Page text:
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Politics in the eyes of a theatre major

IT'S been a rough week in New Zealand post General Election.

Tempers are high, insults are being thrown about and I might have unfriended a bunch of people on Facebook. Politics are no joke, especially when our country has been put in the position it has been.

That is why I wanted to talk about this little thing that seems to be invading our society. It’s been growing ever since the US election last year, because a bunch of people that we consider celebrities have stuck their heads out and started talking about change.

Some people (not naming names) believe that people within certain professions, in this case arts, theatrical or sport-based fields, should not be allowed to talk about politics because they are not ‘qualified’ enough.

I think that is a load of rubbish. If a right-wing blogger is allowed to say that God created earthquakes because we allowed same-sex marriage, I should be allowed to express my opinion on political issues that affect me.

I am not at all saying my opinion is as nuanced as it could be but at least I am not spouting absolute untruths. We are all members of a politicised society and regardless of our profession or position in life, we should be permitted to talk about political issues that affect us and others around us.

I do agree that there should be at least a bare minimum you should know before making a political opinion - the ability to back it up with evidence is a good start - but we should be allowed to talk about these things. If our society is truly free, should we not be allowed to discuss the things that help make it so?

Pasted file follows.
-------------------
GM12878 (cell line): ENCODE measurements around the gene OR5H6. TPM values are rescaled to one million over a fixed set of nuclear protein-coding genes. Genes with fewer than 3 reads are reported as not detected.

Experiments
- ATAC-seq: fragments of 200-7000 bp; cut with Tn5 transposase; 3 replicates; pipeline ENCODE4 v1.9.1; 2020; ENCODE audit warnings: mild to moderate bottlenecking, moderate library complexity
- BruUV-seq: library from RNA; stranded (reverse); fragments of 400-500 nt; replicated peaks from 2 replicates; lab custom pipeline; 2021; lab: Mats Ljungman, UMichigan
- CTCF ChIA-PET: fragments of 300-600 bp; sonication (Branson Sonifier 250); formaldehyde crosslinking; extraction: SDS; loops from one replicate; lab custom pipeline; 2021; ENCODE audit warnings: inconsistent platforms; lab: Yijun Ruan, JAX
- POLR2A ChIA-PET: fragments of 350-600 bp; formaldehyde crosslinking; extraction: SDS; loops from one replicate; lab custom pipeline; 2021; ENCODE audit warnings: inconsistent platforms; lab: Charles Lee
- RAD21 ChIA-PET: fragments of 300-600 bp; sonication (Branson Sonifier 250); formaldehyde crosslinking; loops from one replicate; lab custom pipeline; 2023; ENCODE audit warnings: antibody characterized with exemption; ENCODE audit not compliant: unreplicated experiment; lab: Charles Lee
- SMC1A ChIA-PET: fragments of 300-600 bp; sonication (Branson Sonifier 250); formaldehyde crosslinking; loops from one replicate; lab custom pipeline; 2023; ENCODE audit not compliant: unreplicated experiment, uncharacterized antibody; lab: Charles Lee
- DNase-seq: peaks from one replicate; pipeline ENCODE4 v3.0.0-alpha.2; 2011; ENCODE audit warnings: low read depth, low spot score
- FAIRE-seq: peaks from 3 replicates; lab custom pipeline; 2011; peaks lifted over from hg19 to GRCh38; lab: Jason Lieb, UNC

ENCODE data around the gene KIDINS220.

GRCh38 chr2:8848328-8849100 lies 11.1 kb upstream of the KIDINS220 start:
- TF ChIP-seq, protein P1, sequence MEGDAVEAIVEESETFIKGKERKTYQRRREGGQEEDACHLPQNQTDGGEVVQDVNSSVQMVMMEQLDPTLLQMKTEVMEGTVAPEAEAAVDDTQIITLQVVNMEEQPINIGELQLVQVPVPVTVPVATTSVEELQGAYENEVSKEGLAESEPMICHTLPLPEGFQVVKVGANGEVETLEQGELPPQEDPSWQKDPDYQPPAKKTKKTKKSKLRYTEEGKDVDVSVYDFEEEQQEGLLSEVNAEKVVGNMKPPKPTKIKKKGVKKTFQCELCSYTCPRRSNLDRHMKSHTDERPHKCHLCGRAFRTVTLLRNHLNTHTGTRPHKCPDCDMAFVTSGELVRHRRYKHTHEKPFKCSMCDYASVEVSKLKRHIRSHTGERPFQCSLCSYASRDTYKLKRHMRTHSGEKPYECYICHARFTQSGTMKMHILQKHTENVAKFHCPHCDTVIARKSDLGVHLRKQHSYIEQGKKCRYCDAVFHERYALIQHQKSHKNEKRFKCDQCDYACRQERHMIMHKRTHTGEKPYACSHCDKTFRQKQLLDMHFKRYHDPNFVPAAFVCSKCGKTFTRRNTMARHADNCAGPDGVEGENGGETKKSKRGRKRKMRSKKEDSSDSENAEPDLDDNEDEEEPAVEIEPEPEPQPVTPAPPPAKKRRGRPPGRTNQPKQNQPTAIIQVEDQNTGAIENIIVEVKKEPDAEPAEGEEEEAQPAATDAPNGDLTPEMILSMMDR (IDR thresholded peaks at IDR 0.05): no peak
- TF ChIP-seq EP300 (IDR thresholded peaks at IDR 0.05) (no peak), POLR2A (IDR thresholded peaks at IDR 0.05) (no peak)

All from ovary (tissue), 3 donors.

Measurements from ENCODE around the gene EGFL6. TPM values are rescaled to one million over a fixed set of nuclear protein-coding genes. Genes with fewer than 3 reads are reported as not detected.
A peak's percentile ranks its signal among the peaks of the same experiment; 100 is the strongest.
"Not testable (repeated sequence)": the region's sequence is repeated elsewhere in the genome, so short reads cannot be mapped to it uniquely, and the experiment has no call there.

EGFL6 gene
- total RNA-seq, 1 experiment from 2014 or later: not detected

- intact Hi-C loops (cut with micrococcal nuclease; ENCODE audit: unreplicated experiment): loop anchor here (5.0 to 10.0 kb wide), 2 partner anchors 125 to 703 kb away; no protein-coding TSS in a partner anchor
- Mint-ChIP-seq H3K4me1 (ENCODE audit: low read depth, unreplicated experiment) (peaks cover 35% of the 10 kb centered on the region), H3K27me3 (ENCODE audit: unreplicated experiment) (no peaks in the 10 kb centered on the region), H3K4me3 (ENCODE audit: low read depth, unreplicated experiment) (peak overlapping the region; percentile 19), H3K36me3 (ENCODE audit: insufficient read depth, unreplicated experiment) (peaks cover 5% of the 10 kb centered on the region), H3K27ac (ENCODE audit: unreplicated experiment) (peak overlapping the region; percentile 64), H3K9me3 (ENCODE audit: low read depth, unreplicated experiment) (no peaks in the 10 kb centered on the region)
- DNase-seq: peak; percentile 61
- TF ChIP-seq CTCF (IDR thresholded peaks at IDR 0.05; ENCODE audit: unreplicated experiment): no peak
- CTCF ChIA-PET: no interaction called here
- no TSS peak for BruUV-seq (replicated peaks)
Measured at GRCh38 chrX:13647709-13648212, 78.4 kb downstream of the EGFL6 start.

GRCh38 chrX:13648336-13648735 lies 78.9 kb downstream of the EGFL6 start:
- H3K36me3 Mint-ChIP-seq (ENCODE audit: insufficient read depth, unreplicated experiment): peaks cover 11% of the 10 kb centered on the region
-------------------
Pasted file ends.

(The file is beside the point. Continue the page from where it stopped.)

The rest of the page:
Look at America. This week NFL players have kneeled during the national anthem. Some sections of society have been saying that these players should not be allowed to kneel, that they are paid ‘entertainers’ means that they are not allowed to express political thought.

Come on. These players are members of the same human society as you or me, their opinion matters as much as any of ours do.

I have been interested in politics for at least half my life. I work in a creative profession and hope to continue doing so. As an active member of this society it is important to discuss political things and not just during the lead-up to elections, but all the time.

We can only make change in this society with discussion. Barring people from this discussion because they are ‘under-qualified’ or think differently from you - excluding thoughts that will cause direct harm to people, of course - is unhelpful.

We need to make change in this world and informed discussion with everyone, regardless of profession or official qualification, is a way to do that.